I have seen an end of all perfection: but your commandment is exceeding broad.
The true relation of the two parts of this verse to each other seems to be that of contrast. Here is some. thing called "perfection" existing among men in a great variety of forms. "But," says the psalmist, "according to my experience and observation, these are altogether too superficial, and too precarious, and too short-lived to make men happy, and the very best of them, the idealisms of human life, as we have seen, can never be attained. But 'Thy commandment is exceeding broad,' and that will do, unless men hinder, what nothing else will do." "Thy commandment is exceeding broad;" we say all when we say that it is as broad as the Divine nature, and that is limitless and eternal; beyond all bounds, above all heights, beneath all depths. "As the man is, so is his strength." As God is, so is His commandment, word, will, and way. And what does it tell me? It tells me that these earthly and human "perfections." which can never be realized, even the partial realizations of which so soon begin to fade and fall into ruin, are yet, if I will, the symbol to my faith of that which will not deceive, will not fail, and that all will come to me through this very law or commandment which is "exceeding broad," because it is Gospel. It seems to shut the door of hope, only that it may fling it more widely open. It seems to lock and bar the prison gates, only that they may be burst asunder by a conquering Redeemer, and that the very walls of the prison-house may be thrown to the ground, while the prisoners are called into largeness and eternal liberty. Then they begin to find the commandment of God, in this better, sweeter sense, "exceeding broad." It is the high but fair standard to which they conform; it is, at the same time, the power that upholds and strengthens while such conformity is sought. It is an education, a development, a joy that never palls; a prospect that is never darkened, although our eyes are not always open to see it. It is high above us and away beyond us, yet it is always bending down to help us, and never casts an unfriendly look, and never speaks in a harsh tone. It is the very soul of consideration, and tenderness, and grace. It seems to speak to us as though it were a God, and says, "Cast all your cares on me. I am broad enough, and strong enough to bear them all. I am for God in this world, I — His Gospel commandment, with law, and love, and light in it — I am the will of God and His uplifting power, and all whom I bless I lead onwards to more and more, to better and better, never lowering the standard, never suspending the education, never suffering a limit to be put to it. Ever teaching my subjects that the law of life they have in me is a law of breadth, liberty, enlargement, until the scantiness and the failures of earth are exchanged for the fulnesses and the realizations of heaven."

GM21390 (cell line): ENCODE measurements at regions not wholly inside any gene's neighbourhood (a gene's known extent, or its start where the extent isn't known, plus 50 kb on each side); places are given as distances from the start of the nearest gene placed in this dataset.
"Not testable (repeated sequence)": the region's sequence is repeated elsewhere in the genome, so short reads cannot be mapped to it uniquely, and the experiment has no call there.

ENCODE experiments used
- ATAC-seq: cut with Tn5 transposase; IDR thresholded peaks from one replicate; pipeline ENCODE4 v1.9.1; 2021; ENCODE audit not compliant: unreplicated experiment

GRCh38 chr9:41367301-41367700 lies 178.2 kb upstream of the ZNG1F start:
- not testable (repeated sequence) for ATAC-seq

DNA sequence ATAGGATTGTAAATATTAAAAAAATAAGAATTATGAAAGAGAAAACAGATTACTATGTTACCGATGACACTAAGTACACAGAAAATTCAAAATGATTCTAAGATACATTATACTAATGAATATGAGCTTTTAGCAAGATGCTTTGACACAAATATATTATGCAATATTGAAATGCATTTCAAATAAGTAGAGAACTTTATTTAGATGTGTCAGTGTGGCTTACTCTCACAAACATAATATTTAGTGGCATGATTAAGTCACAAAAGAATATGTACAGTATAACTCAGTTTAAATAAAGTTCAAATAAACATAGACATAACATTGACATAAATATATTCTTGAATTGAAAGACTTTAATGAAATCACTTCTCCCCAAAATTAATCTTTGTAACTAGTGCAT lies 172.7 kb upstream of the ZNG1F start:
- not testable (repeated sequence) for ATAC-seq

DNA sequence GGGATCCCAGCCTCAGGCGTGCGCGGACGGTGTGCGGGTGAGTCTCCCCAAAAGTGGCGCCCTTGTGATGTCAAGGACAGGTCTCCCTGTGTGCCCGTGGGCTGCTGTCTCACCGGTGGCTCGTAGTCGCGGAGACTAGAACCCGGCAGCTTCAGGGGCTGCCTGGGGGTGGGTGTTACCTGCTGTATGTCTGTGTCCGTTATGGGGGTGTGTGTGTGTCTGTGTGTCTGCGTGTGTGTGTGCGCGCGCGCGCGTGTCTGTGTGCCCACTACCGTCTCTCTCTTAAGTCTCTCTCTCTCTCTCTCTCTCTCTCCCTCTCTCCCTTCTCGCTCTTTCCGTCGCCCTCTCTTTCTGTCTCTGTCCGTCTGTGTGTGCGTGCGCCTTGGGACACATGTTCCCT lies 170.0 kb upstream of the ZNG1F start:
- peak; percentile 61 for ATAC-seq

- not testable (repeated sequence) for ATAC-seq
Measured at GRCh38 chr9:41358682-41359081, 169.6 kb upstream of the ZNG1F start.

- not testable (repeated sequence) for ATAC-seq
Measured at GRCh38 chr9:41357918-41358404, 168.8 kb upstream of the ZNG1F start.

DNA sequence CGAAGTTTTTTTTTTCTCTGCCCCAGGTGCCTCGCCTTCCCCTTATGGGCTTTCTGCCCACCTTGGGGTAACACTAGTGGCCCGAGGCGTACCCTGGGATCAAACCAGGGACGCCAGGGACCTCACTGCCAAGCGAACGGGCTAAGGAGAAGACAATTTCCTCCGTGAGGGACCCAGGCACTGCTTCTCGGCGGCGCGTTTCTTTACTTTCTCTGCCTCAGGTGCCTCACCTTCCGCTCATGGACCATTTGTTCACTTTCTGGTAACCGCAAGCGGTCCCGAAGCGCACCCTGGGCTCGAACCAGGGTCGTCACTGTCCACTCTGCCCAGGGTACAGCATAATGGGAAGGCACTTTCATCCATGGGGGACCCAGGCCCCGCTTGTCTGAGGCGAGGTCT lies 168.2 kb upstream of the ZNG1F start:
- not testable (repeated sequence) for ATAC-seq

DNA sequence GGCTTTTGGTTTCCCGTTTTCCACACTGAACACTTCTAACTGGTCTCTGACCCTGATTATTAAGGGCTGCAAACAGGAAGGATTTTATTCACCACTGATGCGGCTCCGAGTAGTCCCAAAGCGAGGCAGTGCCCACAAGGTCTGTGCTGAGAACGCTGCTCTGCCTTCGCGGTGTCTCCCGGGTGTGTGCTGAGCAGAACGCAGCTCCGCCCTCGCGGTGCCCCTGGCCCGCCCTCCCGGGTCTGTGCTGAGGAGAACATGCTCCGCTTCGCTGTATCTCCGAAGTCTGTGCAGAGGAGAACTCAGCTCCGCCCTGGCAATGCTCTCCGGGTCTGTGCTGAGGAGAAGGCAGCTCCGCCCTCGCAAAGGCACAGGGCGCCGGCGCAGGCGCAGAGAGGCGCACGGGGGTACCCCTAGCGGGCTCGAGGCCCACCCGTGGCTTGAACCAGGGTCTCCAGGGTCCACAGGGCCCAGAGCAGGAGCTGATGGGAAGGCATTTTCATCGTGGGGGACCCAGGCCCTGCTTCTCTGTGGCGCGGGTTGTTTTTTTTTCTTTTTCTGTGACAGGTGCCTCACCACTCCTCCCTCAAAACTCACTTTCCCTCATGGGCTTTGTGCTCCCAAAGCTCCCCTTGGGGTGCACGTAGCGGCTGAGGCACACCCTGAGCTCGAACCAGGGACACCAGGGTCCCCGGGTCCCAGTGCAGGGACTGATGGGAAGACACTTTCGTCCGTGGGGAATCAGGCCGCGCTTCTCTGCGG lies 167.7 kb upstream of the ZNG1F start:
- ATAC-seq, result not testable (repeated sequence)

(A. Raleigh, D. D.)
Parallel VersesKJV: I have seen an end of all perfection: but thy commandment is exceeding broad.